• DirectInput for communication with input devices such as joysticks and game pads.
  • DirectPlay as a multiplayer gaming infrastructure. This component has been deprecated as of DirectX 9 and Microsoft no longer recommends its use for game development.
  • DirectShow which builds and runs generic multimedia pipelines. It is comparable to the GStreamer framework and is often used to render in-game videos and build media players (Windows Media Player is based upon it). DirectShow is no longer recommended for game development.
  • DirectMusic

Program interaction

The Windows API mostly concerns itself with the interaction between the operating system and an application. For communication between the different Windows applications among themselves, Microsoft has developed a series of technologies alongside the main Windows API. This started out with Dynamic Data Exchange (DDE), which was superseded by Object Linking and Embedding (OLE) and later by the Component Object Model (COM).

Wrapper libraries

Various wrappers were developed by Microsoft that took over some of the more low level functions of the Windows API, and allowed applications to interact with the API in a more abstract manner. Microsoft Foundation Class Library (MFC) wrapped Windows API functionality in C++ classes, and thus allows a more object oriented way of interacting with the API. The Active Template Library (ATL) is a template oriented wrapper for COM. The Windows Template Library (WTL) was developed as an extension to ATL, and intended as a lightweight alternative to MFC.

Also notable are some of Borland’s offerings. Object Windows Library (OWL) was released as a competing product to MFC, and offered a similar object-oriented wrapper. Borland later deprecated it in favour of the Visual Component Library (VCL).

Most application frameworks for Windows are (at least partially) wrapping the Windows API. Thus, the .NET Framework and Java, as well as any other programming languages under Windows, are (or contain) Wrapper Libraries.

Versions

Almost every new version of Microsoft Windows has introduced its own additions and changes to the Windows API. The name of the API however was kept consistent between different Windows version, and name changes were kept limited to major architectural and platform changes for Windows. Microsoft eventually changed the name of the then current Win32 API family into Windows API, and made it into a catch-all term for both past and future versions of the API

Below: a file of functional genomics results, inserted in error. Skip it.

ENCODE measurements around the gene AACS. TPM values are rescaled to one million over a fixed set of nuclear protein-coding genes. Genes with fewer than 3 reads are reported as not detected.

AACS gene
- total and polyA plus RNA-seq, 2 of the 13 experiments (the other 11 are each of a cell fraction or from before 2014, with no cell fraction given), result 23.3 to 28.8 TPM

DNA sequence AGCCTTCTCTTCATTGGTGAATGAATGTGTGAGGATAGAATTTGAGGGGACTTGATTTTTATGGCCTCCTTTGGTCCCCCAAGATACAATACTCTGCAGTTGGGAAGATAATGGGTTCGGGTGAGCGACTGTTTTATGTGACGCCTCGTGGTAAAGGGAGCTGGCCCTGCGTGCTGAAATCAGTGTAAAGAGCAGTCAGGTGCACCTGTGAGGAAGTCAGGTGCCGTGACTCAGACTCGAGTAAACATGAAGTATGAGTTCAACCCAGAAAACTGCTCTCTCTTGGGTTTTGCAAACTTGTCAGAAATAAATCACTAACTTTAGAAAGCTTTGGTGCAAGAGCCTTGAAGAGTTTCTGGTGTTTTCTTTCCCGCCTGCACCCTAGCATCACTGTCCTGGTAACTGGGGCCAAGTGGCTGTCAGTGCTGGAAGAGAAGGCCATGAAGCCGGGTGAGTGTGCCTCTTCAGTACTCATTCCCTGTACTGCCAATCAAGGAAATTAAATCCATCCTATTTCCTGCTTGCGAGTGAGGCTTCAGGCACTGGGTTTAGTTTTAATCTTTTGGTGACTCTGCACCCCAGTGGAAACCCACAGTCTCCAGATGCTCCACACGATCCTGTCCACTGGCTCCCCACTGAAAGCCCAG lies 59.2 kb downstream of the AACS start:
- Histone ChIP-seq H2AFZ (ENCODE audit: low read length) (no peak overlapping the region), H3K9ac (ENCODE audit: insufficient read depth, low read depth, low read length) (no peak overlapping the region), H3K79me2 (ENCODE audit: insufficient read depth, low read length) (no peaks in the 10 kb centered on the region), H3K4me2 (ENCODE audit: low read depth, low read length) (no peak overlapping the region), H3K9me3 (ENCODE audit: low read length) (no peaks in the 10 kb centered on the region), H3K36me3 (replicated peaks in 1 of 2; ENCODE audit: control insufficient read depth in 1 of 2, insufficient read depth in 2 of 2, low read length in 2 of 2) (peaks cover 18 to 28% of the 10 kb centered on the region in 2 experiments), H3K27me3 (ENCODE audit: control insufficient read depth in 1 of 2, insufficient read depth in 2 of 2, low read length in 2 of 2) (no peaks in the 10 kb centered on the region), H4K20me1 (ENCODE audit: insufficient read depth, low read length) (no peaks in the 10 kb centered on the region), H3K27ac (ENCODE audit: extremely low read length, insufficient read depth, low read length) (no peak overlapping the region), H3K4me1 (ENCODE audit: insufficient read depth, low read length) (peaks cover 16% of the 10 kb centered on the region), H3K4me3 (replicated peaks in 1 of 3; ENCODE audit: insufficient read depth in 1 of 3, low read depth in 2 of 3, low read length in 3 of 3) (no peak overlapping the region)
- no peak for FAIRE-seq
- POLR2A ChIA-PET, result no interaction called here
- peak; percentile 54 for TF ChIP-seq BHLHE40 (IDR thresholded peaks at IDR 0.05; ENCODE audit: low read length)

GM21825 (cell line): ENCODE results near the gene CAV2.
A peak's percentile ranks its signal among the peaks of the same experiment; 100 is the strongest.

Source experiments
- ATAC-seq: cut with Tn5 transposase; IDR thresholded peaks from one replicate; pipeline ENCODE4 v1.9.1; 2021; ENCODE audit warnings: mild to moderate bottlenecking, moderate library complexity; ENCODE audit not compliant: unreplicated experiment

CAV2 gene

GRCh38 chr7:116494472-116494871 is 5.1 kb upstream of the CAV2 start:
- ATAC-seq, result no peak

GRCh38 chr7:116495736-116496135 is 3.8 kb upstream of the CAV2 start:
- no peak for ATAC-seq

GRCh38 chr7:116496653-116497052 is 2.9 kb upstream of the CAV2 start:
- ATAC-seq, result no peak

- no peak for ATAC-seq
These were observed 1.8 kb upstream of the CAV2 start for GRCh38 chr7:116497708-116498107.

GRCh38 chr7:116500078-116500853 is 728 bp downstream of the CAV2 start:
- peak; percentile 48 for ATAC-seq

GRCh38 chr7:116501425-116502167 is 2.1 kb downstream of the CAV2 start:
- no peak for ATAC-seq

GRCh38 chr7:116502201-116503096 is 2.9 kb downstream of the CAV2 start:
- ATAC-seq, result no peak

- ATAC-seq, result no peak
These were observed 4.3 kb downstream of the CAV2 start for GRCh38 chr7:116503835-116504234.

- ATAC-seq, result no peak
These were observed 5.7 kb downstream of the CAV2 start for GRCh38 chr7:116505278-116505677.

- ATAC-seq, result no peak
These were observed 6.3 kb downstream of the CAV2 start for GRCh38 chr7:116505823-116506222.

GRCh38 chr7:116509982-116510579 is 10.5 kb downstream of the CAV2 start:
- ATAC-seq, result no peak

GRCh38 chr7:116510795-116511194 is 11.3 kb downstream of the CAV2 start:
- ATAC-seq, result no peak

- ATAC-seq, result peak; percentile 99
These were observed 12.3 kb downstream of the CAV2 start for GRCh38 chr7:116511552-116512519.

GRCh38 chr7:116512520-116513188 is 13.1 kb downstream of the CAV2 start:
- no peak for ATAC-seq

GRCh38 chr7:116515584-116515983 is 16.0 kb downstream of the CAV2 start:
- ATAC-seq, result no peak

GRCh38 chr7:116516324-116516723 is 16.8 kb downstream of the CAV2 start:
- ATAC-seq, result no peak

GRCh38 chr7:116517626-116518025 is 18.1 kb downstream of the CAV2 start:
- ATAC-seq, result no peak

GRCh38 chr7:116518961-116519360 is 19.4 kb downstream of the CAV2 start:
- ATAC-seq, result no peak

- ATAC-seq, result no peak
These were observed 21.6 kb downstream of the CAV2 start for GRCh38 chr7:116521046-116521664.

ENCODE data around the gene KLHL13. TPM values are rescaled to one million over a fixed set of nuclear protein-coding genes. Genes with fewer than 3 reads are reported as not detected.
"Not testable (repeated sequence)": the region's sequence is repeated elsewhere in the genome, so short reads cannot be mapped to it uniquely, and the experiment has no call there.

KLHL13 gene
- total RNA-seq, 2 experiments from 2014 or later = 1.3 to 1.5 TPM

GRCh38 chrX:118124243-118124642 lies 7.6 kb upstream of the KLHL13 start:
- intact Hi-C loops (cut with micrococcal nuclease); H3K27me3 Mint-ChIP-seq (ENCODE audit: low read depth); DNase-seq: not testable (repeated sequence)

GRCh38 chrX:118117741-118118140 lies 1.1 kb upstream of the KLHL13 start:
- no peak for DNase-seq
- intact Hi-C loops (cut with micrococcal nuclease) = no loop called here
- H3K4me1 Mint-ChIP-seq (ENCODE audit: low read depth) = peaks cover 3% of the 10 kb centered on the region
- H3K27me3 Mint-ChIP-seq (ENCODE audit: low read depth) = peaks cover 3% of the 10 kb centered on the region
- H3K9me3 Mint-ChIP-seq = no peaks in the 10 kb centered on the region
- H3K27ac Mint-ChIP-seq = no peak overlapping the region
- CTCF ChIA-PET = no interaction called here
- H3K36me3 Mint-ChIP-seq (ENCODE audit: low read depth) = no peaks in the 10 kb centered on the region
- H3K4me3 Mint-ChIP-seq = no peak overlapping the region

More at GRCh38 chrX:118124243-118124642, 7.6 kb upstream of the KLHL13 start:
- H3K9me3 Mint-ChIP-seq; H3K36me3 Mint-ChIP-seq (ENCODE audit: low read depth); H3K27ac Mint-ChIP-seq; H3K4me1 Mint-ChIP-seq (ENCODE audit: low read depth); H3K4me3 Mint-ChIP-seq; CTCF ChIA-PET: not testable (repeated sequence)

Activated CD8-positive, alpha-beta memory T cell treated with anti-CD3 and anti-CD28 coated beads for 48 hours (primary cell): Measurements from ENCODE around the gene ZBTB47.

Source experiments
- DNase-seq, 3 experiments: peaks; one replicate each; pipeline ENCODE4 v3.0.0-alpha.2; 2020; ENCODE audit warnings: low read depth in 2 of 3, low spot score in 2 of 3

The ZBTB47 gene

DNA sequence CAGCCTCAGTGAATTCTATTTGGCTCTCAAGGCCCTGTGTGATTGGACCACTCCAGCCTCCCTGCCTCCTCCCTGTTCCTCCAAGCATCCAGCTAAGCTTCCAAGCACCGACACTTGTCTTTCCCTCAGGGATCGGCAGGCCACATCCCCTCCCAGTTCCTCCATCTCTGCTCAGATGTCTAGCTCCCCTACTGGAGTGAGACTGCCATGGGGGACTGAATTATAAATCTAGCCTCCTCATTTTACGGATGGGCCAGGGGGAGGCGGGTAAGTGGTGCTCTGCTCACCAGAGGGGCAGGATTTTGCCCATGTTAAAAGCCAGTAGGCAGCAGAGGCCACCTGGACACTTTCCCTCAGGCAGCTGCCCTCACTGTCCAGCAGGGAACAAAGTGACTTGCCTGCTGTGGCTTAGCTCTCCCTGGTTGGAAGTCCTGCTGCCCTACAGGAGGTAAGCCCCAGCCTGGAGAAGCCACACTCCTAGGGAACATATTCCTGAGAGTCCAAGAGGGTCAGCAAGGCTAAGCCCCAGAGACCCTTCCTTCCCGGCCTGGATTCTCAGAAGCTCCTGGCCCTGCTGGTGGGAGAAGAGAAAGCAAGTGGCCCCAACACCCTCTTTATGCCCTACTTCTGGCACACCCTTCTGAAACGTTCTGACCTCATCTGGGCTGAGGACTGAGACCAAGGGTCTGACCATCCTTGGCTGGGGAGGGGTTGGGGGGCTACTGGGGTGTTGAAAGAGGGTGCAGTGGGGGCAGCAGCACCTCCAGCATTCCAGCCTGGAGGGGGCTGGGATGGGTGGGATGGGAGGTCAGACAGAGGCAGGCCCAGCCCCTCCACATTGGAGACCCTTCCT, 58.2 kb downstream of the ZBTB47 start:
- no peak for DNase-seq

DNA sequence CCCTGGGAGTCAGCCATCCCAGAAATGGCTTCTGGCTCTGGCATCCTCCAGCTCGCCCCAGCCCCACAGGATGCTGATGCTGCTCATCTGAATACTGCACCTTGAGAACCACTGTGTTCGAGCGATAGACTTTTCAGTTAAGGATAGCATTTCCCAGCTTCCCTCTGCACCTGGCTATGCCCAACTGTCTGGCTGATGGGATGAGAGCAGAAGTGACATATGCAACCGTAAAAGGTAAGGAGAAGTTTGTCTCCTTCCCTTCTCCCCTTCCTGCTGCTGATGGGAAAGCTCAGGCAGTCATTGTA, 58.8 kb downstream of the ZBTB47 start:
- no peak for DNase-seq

• Win16 is the API for the first, 16-bit versions of Microsoft Windows. These were initially referred to as simply the Windows API, but were later renamed to Win16 in an effort to distinguish it from the newer, 32-bit version of the Windows API. The functions of Win16 API mainly reside in the core files of the OS: kernel.exe (or krnl286.exe or krnl386.exe), user.exe and gdi.exe. Despite the file extension of exe, these actually are dynamically linked libraries.

  • Win32 is the 32-bit API for modern versions of Windows. The API consists of functions implemented, as with Win16, in system DLLs. The core DLLs of Win32 are kernel32.dll, user32.dll, and gdi32.dll. Win32 was introduced with Windows NT. The version of Win32 that was shipped with Windows 95 was initially referred to as Win32c; with the “c” standing for “compatibility”, but this term was later abandoned by Microsoft in favor of Win32. In Windows NT 4.0 and its successors (including all modern Windows versions), Win32 calls are executed by two modules, csrss.exe (Client/Server Runtime Server Subsystem) in user mode and win32k.sys in kernel mode.
  • Win32s is an extension for the Windows 3.1x family of Microsoft Windows that implemented a subset of the Win32 API for these systems. The “s” stands for “subset”.

Win32 for 64-bit Windows, previously known as Win64, is the version of the API targeted for 64-bit versions of Windows ¬タヤ namely, Windows XP Professional x64 Edition and Windows Server 2003 x64 Edition (for x86-64 processors) and Windows XP 64-bit Edition and Windows Server 2003 for Itanium-series. The 64-bit versions are just two more supported platforms within Windows NT architecture so both 32-bit and 64-bit versions of an application can still be compiled from single code base. All memory pointers are 64-bit by default though, so the source code has to be checked for compatibility with 64-bit pointer arithmetic and rewritten as necessary. There are no new functions specific to 64-bit versions of Windows.